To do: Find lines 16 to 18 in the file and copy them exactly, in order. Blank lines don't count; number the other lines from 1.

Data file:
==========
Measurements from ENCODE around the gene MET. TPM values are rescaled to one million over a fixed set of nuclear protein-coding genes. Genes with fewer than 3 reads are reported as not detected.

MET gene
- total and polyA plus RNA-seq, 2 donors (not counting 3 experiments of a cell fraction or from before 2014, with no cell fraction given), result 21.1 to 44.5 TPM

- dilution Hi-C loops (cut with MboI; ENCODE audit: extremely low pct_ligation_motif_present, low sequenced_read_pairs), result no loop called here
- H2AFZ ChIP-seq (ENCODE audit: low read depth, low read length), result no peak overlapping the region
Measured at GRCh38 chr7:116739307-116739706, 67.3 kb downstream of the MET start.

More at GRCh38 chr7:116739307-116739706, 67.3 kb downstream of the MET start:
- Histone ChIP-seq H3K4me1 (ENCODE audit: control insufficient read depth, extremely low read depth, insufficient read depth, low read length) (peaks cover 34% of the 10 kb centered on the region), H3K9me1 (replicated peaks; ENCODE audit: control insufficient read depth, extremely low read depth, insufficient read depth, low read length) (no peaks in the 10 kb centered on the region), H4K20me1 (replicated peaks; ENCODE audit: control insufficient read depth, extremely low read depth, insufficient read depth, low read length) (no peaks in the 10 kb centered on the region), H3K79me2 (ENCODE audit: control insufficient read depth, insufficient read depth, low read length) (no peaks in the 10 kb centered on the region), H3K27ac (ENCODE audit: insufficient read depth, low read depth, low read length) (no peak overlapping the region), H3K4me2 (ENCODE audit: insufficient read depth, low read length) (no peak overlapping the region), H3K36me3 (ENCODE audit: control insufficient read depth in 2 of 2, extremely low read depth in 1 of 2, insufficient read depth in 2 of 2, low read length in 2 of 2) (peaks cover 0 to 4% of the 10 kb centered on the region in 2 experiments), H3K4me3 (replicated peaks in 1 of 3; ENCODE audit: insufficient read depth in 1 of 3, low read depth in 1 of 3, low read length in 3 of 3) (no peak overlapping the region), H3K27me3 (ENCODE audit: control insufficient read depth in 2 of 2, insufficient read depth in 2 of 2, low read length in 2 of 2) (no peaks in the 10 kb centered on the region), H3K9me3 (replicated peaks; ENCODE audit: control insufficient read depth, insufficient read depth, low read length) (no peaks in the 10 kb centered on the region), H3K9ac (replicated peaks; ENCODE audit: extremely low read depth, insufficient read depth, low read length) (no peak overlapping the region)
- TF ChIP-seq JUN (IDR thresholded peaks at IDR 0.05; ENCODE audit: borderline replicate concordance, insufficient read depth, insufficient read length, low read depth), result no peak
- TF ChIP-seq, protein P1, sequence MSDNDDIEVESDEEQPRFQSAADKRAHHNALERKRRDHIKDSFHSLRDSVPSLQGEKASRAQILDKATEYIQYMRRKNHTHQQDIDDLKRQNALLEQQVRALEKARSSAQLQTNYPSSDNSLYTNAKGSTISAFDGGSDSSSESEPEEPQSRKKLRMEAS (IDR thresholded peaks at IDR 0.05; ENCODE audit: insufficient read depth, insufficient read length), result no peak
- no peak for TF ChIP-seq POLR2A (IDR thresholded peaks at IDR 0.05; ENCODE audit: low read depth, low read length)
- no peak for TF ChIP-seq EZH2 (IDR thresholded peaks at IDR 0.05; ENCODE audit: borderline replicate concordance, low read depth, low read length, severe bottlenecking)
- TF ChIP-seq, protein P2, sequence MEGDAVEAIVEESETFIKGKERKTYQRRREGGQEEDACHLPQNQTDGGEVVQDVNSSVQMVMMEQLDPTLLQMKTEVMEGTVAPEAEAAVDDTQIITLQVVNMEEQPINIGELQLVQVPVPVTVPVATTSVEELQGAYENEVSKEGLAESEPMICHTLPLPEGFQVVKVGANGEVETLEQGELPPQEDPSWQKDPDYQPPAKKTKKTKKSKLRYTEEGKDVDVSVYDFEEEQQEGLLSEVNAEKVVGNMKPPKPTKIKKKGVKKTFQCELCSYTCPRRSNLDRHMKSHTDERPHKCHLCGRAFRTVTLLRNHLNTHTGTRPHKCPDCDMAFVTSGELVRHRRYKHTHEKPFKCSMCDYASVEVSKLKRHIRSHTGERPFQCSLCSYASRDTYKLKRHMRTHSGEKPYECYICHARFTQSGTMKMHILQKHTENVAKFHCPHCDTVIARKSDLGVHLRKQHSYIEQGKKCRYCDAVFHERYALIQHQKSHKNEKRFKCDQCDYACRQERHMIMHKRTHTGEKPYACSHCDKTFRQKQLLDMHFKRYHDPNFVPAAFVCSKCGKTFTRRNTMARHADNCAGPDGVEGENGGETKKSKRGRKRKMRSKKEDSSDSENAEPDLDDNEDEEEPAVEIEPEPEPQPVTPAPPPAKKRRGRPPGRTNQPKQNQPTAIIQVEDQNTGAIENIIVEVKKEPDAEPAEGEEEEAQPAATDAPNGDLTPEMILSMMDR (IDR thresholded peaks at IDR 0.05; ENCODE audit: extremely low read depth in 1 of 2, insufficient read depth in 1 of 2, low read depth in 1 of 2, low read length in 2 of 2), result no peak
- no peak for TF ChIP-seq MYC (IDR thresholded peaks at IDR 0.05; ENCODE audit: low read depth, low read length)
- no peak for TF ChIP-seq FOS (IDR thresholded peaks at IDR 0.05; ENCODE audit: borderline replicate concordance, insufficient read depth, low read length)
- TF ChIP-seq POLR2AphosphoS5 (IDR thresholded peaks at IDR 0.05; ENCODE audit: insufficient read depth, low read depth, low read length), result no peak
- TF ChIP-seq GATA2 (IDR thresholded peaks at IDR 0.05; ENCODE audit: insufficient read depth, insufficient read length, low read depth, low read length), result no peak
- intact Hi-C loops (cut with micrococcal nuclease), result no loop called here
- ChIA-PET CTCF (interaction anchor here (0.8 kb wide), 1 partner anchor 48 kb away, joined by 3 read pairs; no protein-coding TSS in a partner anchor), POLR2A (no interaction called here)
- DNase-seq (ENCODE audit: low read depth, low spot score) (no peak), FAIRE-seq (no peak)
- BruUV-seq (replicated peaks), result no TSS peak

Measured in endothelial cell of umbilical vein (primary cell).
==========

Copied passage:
- TF ChIP-seq POLR2AphosphoS5 (IDR thresholded peaks at IDR 0.05; ENCODE audit: insufficient read depth, low read depth, low read length), result no peak
- TF ChIP-seq GATA2 (IDR thresholded peaks at IDR 0.05; ENCODE audit: insufficient read depth, insufficient read length, low read depth, low read length), result no peak
- intact Hi-C loops (cut with micrococcal nuclease), result no loop called here